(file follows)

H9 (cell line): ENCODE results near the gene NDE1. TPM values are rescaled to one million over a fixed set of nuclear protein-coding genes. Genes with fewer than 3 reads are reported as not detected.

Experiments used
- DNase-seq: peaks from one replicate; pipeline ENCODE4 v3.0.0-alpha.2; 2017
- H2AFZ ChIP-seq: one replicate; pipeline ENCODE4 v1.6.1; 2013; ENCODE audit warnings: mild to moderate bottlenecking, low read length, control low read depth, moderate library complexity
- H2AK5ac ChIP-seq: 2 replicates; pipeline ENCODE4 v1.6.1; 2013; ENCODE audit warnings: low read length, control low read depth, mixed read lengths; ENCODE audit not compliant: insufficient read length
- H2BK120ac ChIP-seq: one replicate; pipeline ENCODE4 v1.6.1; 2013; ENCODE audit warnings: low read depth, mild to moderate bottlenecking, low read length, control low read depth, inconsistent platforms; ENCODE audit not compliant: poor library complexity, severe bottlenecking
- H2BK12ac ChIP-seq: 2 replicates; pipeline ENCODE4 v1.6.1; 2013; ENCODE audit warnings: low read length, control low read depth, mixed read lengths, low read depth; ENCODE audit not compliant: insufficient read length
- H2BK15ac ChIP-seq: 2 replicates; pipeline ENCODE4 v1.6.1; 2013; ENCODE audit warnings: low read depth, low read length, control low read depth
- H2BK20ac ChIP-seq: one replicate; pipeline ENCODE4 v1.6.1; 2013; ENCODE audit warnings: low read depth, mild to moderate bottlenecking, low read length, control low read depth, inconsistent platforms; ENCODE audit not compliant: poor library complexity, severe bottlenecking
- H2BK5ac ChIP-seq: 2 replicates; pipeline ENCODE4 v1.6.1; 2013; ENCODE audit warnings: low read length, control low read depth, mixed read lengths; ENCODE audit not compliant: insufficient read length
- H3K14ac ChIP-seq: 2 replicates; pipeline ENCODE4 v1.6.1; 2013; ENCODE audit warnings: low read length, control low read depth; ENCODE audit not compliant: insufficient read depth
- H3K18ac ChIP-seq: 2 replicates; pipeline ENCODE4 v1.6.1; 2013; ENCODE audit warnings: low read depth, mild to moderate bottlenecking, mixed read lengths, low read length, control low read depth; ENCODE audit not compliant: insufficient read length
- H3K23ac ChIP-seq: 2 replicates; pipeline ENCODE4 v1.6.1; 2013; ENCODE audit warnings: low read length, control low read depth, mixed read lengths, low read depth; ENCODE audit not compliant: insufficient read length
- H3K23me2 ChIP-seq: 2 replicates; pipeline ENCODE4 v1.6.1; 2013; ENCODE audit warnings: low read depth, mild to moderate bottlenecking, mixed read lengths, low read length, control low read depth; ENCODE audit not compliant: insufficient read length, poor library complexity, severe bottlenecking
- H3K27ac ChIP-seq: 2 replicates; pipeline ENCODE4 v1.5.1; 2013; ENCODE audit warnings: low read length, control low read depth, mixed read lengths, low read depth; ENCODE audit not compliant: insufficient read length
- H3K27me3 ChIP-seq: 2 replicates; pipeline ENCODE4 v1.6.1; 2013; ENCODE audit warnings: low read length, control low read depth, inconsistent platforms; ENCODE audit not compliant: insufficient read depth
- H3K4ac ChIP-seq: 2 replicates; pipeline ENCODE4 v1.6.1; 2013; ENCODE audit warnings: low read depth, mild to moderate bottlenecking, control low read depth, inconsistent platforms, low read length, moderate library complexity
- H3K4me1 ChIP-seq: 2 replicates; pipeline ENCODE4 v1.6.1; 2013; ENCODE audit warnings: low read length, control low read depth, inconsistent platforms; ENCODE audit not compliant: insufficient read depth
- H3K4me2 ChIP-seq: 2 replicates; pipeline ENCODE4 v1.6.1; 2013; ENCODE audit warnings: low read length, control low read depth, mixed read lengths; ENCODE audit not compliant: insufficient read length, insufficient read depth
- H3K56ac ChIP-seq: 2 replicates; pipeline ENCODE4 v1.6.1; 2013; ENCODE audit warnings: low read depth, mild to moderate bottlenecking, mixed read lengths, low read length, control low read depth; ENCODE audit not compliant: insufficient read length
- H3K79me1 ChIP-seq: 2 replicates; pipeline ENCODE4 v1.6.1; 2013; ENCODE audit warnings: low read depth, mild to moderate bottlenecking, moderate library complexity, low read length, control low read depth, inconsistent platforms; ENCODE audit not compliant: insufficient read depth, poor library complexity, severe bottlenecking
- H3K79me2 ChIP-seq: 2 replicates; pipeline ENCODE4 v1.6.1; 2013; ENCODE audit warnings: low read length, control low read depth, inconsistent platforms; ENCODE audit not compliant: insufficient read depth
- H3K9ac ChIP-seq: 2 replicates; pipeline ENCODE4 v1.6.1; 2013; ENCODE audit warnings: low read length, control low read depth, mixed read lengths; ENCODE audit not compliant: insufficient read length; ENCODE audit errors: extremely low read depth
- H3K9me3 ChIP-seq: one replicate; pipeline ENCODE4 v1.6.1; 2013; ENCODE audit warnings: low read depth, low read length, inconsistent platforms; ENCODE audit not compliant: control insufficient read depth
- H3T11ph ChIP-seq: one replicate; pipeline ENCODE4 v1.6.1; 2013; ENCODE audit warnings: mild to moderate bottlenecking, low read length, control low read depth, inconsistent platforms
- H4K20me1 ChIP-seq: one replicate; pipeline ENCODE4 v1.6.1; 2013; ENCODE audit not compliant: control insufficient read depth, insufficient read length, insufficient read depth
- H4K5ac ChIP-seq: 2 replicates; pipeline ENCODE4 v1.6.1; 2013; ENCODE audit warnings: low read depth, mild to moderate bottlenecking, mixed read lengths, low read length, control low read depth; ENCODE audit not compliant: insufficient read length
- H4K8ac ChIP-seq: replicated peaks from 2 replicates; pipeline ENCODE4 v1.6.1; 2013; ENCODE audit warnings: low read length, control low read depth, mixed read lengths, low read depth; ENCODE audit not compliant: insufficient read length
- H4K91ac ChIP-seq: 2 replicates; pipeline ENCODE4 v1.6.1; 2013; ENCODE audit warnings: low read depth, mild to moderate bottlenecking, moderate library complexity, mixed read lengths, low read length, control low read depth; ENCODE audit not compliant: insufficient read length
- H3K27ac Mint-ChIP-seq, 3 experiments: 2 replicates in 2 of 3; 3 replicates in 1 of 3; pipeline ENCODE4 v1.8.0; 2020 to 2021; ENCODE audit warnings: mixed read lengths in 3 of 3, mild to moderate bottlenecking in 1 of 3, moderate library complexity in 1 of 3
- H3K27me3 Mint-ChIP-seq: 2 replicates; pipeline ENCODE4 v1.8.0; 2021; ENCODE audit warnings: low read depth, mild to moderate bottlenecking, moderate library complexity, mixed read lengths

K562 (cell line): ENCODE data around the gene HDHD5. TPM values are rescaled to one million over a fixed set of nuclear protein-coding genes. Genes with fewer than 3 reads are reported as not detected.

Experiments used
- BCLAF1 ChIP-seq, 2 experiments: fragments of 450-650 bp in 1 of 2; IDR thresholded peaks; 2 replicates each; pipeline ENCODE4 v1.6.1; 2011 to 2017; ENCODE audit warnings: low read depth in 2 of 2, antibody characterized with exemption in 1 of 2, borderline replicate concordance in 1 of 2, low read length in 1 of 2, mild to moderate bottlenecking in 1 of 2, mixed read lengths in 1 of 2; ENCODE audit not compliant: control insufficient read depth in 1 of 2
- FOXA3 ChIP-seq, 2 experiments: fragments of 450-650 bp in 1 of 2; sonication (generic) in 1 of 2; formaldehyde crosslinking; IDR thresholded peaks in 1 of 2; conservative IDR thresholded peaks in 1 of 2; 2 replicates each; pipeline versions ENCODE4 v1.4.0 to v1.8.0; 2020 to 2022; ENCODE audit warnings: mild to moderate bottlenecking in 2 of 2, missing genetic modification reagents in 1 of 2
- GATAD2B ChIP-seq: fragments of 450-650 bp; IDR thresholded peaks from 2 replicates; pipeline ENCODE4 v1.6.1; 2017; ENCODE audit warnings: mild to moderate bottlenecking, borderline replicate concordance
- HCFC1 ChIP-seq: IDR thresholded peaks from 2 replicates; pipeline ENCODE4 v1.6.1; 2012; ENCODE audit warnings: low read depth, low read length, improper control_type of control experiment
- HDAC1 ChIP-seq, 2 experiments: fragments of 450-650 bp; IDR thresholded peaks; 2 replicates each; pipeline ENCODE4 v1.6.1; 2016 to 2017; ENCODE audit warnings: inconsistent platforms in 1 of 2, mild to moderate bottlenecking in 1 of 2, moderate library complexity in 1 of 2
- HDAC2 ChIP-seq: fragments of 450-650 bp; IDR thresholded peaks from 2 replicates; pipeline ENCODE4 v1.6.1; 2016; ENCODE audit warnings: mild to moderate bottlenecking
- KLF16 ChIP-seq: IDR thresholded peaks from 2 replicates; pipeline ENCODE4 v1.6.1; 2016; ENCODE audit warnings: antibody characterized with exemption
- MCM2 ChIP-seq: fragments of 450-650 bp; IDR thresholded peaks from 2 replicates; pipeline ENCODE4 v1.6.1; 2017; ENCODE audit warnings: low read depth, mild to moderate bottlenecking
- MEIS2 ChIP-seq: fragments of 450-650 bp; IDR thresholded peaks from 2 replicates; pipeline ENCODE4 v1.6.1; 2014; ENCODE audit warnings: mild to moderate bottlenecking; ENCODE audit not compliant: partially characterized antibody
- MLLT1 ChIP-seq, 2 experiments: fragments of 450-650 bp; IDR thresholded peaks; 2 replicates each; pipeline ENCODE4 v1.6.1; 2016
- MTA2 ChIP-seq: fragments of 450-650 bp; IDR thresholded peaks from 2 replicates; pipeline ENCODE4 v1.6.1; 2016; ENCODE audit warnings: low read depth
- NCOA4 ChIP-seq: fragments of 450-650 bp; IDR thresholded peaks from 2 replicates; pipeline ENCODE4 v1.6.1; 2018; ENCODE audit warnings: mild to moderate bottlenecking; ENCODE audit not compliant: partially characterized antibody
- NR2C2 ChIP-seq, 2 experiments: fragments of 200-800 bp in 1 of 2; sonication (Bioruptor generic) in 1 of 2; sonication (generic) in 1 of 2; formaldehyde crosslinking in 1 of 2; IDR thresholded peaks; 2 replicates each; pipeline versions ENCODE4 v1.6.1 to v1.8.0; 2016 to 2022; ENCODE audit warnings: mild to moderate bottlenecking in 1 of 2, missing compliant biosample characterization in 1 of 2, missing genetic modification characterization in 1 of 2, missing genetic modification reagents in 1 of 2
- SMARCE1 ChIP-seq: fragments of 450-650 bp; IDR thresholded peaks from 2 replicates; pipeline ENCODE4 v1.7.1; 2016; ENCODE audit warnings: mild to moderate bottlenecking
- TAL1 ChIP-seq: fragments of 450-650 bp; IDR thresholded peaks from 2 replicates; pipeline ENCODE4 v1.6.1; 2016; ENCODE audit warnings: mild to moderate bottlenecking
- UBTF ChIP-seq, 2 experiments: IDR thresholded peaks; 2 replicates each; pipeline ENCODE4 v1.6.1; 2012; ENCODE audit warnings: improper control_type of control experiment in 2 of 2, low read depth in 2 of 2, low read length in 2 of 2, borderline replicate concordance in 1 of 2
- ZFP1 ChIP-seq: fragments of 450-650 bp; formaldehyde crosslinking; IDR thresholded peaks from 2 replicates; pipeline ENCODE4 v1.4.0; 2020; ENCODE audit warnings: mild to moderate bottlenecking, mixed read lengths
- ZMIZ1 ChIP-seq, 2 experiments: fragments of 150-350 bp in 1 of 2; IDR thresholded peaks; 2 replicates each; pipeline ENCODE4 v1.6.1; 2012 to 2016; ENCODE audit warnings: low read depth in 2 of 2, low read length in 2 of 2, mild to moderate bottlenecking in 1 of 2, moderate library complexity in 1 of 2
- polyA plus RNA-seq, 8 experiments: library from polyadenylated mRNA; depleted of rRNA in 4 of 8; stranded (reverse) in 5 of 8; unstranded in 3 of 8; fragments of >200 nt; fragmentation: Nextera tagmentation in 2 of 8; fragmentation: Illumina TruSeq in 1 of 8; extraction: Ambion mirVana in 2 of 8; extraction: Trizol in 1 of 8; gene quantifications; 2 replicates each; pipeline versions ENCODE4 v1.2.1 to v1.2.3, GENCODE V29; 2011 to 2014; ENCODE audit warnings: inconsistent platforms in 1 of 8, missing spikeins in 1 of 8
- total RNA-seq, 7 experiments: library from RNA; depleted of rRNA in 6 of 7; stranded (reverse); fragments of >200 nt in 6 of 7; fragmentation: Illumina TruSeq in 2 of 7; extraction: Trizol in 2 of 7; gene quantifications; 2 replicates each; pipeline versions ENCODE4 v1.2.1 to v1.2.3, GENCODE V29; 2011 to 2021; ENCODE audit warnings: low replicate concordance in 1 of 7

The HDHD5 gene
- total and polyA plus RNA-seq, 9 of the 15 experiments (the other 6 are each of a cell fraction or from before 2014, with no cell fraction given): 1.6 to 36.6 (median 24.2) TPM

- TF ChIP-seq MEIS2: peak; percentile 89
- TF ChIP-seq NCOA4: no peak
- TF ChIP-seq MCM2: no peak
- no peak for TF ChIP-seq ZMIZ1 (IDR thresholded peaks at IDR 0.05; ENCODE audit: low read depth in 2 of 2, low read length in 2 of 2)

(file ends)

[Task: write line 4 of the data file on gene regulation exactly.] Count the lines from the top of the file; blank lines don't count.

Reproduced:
- H2AFZ ChIP-seq: one replicate; pipeline ENCODE4 v1.6.1; 2013; ENCODE audit warnings: mild to moderate bottlenecking, low read length, control low read depth, moderate library complexity